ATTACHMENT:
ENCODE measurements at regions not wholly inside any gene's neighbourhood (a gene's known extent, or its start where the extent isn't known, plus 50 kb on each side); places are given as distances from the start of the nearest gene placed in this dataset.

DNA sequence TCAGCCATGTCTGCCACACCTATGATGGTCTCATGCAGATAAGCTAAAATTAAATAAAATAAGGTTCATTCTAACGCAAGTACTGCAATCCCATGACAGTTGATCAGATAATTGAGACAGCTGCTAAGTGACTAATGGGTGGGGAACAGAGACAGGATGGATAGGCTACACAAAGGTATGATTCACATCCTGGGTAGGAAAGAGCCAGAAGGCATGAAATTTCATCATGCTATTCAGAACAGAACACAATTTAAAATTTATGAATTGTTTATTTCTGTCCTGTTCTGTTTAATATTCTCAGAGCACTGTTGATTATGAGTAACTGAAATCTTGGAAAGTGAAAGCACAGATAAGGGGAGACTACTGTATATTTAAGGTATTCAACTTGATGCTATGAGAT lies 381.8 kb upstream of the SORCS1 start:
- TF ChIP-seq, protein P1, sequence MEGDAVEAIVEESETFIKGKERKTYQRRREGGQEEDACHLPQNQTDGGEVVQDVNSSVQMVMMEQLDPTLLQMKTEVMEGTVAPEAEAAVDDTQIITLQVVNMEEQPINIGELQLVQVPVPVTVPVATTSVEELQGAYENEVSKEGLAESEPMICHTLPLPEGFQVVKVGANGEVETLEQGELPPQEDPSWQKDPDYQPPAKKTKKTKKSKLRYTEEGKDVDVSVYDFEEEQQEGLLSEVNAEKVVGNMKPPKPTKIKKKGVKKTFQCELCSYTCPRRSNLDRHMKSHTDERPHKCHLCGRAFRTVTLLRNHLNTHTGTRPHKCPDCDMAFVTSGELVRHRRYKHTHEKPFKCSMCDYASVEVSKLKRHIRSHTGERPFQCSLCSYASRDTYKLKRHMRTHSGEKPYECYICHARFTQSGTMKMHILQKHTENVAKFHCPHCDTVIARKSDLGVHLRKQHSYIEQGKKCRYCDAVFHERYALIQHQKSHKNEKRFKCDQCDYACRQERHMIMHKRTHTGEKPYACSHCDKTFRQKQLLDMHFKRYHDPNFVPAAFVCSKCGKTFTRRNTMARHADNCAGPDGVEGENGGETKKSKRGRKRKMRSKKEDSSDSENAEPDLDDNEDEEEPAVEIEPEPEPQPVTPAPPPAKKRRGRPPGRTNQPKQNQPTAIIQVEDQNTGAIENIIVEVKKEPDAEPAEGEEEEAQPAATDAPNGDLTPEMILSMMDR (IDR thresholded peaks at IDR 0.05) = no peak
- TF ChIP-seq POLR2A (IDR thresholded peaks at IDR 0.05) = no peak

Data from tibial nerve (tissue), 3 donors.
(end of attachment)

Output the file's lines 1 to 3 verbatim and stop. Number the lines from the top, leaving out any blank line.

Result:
ENCODE measurements at regions not wholly inside any gene's neighbourhood (a gene's known extent, or its start where the extent isn't known, plus 50 kb on each side); places are given as distances from the start of the nearest gene placed in this dataset.

DNA sequence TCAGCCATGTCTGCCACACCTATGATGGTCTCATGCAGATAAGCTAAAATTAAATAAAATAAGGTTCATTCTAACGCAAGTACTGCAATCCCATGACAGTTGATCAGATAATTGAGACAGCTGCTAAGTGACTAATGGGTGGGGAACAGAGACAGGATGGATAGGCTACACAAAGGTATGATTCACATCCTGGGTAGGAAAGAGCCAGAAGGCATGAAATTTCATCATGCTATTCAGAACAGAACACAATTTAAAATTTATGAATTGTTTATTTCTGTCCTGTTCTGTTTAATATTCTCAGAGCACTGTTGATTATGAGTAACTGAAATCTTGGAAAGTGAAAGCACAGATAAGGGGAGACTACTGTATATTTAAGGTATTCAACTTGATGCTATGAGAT lies 381.8 kb upstream of the SORCS1 start:
- TF ChIP-seq, protein P1, sequence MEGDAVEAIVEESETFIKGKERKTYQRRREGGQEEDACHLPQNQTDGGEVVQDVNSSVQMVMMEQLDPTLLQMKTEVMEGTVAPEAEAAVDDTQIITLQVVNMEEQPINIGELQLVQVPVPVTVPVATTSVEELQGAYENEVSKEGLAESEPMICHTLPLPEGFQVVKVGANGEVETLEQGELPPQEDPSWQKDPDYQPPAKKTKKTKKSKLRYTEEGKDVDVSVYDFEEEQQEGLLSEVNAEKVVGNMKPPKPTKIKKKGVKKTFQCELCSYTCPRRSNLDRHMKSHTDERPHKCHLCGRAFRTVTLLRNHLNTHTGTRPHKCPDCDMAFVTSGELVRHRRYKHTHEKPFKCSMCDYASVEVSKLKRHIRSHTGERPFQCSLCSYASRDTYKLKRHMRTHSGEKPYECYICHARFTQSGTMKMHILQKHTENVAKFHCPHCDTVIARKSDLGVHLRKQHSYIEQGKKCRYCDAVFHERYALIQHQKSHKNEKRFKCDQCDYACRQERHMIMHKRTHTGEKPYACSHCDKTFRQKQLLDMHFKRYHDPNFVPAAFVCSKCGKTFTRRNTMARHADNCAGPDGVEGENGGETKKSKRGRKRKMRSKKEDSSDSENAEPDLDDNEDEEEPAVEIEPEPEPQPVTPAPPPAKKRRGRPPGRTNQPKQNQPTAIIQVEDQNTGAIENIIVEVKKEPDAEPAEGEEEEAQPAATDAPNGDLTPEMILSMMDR (IDR thresholded peaks at IDR 0.05) = no peak